Following the interview, Stephanie’s publicist posted a statement on her talent agency’s website, saying ‘She had gone public with her story for one reason only, to help others find the strength to do the same’.

Further issues with law

Not long after Will Hayden’s sentencing, other serious allegations against his co-stars from “Sons of Guns” came to light. In November 2014, Stephanie herself and her husband Kris Ford were arrested on a charge of cruelty to juveniles, pressed by William Scott, who has a son with Stephanie. He claimed that Kris had struck his son, who was nine years old at the time, with a leather belt, leaving him severely bruised, while Stephanie’s arrest warrant stated that she had ‘witnessed the intentional mistreatment’ of a minor. The boy was interviewed, confirming his father’s claims, but the charges were dropped after a few weeks due to a lack of evidence.


Legal trouble kept piling-up on the “Sons of Guns” former stars. In May 2016, “Fox News” reported that Will Hayden had been ordered by the Baton Rouge state judge to pay over $130,000 in penalties and damages to his former business partners. According to court documents, he secretly entered into a licensing contract with a San Antonio, Texas – based car dealership, with the intention of selling 21 Jeep Wrangler Rubicons, labeled with the Red Jacket Firearm logo, unbeknownst to his former business partners. They noticed the issue a few weeks after Hayden’s arrest, as they saw two checks addressed to him in the mail. ‘I recognized the mail as someone we had dealings with before, as we’d authorized two Special Edition RJF Jeeps to be made – one for charity and the other for the show. I thought it was strange as I wasn’t aware of any further licensing agreements’, the former CEO of Red Jacket Firearms, Joe Meaux said in the interview with “Fox News”.

He further revealed that Hayden had used Red Jacket Licensing’s charge account to illegally acquire more than $25,000 for his other company, Red Jacket Muzzleloading.

Where is the cast now?

After the show fell from grace due to a myriad of controversies, Joe Meaux and the rest of his team stayed determined to keep the Red Jacket company afloat and move on. However, even though they hadn’t participated in Hayden’s illegal activities, their company’s reputation was permanently damaged, and Meaux later opened his own firearms shop called Meaux Guns & Ammo, based in Baton Rouge. He has further distanced himself from Hayden, saying ‘At one time I considered Will a friend, but looking back on it a lot of our interactions had ulterior motives from him – manipulations and things.’

Kris and Stephanie Ford also moved on from their Red Jacket Firearms days, and opened their own gun store, Ford’s Firearms, operated by Kris’ father Gary.

Stephanie also runs an airsoft range called IAC Wargames. In an interview she gave for the website “Ammoland”, she opened up about her life after “Sons of Guns” came to an abrupt end, revealing that she and her husband initially had a difficult time, as they knew their main source of income had been cut off, but they have since grown happier and more financially stable, running their own businesses. ‘This is only the beginning for us, not the end. We’d really like to show everyone what we can do without all the drama of RJF dragging us down’, Stephanie concluded.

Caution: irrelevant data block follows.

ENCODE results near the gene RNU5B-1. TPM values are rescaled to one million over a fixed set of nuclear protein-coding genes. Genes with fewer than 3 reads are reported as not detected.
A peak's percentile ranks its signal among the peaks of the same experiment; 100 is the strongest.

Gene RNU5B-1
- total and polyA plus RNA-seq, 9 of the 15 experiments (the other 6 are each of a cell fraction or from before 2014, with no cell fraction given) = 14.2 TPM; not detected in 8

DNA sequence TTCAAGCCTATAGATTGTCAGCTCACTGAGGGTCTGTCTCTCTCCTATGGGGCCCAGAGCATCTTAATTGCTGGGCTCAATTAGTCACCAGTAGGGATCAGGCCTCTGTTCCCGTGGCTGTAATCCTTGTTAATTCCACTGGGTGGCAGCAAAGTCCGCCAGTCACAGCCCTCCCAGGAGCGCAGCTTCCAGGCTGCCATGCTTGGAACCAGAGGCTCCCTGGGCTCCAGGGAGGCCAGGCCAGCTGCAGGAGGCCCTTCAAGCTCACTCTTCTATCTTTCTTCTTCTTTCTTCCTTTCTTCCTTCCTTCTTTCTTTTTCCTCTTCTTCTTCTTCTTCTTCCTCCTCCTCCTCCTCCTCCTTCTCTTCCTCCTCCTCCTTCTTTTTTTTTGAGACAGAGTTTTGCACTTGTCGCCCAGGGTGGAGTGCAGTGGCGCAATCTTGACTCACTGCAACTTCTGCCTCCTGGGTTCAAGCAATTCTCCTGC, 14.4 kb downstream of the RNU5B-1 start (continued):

As for Will Hayden, he’s currently serving time in the Louisiana State Penitentiary. Sources close to the show have reported that he’s said to be having a hard time in prison, is depressed and gaining weight.

In recent years, Discovery Channel has completely disassociated itself from “Sons of Guns”. The series is no longer available to watch through cable providers and streaming platforms, and understandably, potential re-runs seem to be out of the question.

Martha Clifford

As an Author at Net Worth Post, I guide a dedicated team in the art of revealing the stories behind the world's most influential personalities. Fueled by a relentless curiosity and a knack for uncovering hidden stories, I immerse myself in the intricacies of our subjects' lives, weaving together accurate data and compelling narratives. My involvement spans the entire editorial process, from the seed of research to the final flourish of publication, ensuring that every article not only educates but also captivates and motivates our audience.

At Net Worth Post, we are committed to providing thorough investigations into the net worth and life achievements of innovators across diverse sectors such as technology, culture, and social entrepreneurship. My method merges meticulous research with eloquent storytelling, designed to bridge the gap between our readers and the remarkable individuals who redefine our tomorrow. Through spotlighting their journeys to success, the hurdles they've surmounted, and their contributions to society, we aim to give our readers a deep and inspiring insight into the luminaries who are paving the way for progress and ingenuity in the modern era.